Political Literacy: Sifting Thru The Spin
O Say Can You See...what's true and what isn't?
Show Description | Transcript | Order Videotape
Talking Action and Apathy with Jon Stewart | A Conversation with Bob Dole
First Person: Convention Impressions | The Sport of Politics
Top Ten Reasons To Vote | Make Your Voice Matter
ITM Reporters Liz and Rubin chatted with Jon Stewart, host of Comedy Central's "The Daily Show", at the 2000 Republican National Convention

Rubin: Jon, first of all, you call yourself the number one "fake news show" in America. That seems to be a lot of the problem with politics: you don't know what's real and what's fake.

Jon: We are definitely a fake news show, and political conventions are definitely a fake news event. So, in some respects, we're probably the only news organization who should be here. I think it's a difficult proposition for kids to watch anything political they see on television and be remotely interested. But I don't think it's teenagers' faults. I think they have to fight through it and stay as involved as they can, but until somebody gives them something that they find uplifting, I don't how they can be expected to become involved in the process, even though I think it would behoove them to do so. I can understand why they might be apathetic about it. I get dispirited about it just by being around it.

Liz: What do you think kids gain by sticking with it?

Jon: Look at what you guys have been able to do in terms of entertainment, as far as dominating film releases or television shows. You know when I was a kid, by the way, that was back in the 1700's and we used to make a brick out of straw and water...Wouldn't this be great if this turned into a home economics segment where I suddenly showed you how to make bricks, and kids at home are like...huh? Anyway, until you become of age to vote, it's very difficult to wield any political power because nobody's going to care enough. They might talk about caring. When politicians talk about kids and teaching them how to read, they're not really talking to those kids, they're talking to those kids' parents, and they're trying to say, we share your concerns. Teenagers are sort of in an in-between time because your parents aren't really considered a voting block, and neither are you. Every advertising group in the country talks about 18-to-24's. "What do 18-to-24's think? That's where we have to gear all our products." Politicians at this point in American history are no different from advertisers. You guys have to use that to your advantage. You, as a certain audience, are a very powerful group. You can do alot.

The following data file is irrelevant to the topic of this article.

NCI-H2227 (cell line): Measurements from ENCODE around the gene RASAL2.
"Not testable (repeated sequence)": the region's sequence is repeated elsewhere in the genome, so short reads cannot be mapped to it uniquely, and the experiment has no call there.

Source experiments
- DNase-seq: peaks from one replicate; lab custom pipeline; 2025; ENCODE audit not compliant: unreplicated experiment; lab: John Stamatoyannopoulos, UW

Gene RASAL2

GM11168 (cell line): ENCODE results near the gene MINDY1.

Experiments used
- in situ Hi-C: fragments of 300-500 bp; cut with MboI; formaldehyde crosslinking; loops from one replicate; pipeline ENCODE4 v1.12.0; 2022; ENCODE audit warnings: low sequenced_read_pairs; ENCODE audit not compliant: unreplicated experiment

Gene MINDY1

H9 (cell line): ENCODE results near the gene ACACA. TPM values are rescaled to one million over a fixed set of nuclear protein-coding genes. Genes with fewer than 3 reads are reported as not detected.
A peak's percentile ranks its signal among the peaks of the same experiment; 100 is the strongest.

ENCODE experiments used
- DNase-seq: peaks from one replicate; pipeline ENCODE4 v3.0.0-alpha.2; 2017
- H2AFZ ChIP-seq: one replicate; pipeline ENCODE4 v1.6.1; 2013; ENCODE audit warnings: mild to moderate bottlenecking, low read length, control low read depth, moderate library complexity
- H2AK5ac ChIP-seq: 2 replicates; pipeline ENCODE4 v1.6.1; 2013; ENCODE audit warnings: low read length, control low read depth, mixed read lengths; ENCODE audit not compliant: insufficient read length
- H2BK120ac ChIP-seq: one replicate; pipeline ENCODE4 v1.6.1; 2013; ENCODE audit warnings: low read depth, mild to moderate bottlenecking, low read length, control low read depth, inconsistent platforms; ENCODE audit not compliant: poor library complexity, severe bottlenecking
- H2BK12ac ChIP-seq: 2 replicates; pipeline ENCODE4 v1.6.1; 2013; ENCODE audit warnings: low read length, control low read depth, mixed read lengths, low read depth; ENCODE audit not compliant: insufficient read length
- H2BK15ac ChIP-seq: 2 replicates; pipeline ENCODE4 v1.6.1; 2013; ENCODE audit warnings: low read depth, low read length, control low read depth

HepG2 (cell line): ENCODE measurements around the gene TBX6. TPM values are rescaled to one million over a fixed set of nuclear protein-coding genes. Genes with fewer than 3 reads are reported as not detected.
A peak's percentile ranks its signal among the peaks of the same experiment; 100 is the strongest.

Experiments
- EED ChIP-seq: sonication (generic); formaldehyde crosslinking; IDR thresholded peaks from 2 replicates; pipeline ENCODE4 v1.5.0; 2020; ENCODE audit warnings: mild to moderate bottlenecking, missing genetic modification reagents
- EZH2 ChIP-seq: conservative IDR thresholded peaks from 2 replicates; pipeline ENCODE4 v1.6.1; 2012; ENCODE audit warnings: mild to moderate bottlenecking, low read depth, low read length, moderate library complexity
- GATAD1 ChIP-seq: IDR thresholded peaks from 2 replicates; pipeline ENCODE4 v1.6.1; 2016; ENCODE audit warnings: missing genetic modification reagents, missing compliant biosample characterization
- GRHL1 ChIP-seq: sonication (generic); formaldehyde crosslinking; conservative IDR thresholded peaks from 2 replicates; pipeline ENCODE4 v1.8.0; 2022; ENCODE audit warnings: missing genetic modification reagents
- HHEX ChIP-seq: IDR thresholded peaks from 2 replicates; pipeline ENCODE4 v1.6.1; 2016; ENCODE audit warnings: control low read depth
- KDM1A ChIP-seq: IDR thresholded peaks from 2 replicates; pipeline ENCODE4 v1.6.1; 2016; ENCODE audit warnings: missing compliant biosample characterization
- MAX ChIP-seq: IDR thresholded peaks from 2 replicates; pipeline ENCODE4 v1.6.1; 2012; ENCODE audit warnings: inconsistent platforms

Rubin: You talk about teens being apathetic. Do you think there's any way around that, or to change that feeling? I think the more you get involved, the more interesting it becomes.

Jon: People believed Kennedy when he said he was interested in public service, when he said "Ask not what your country can do for you, ask what you can do for your country." I think that message resonated. Maybe it was the 60's and a certain time of activism which faded out, but until somebody comes along again who people believe and feel isn't just scripting things for 4 days and 70 million dollars, and never speaking in reality, just always speaking in prepared, canned lines, how can anyone at home watch that and think that's inspiring? Until that changes, I don't know what you do.

Rubin: Do you know any way that teens can go about changing it?

Jon: I think power is in numbers, always has been, always will be. That's the key. I think the power comes in the fact that you guys have all just started voting or will be voting soon, and I think that's what you can do to change it, and I think they will. People talk about "Ah, kids today, they don't care about stuff." I don't get a sense of that. I get a sense that there's probably more of a volunteer spirit in kids today than there ever was.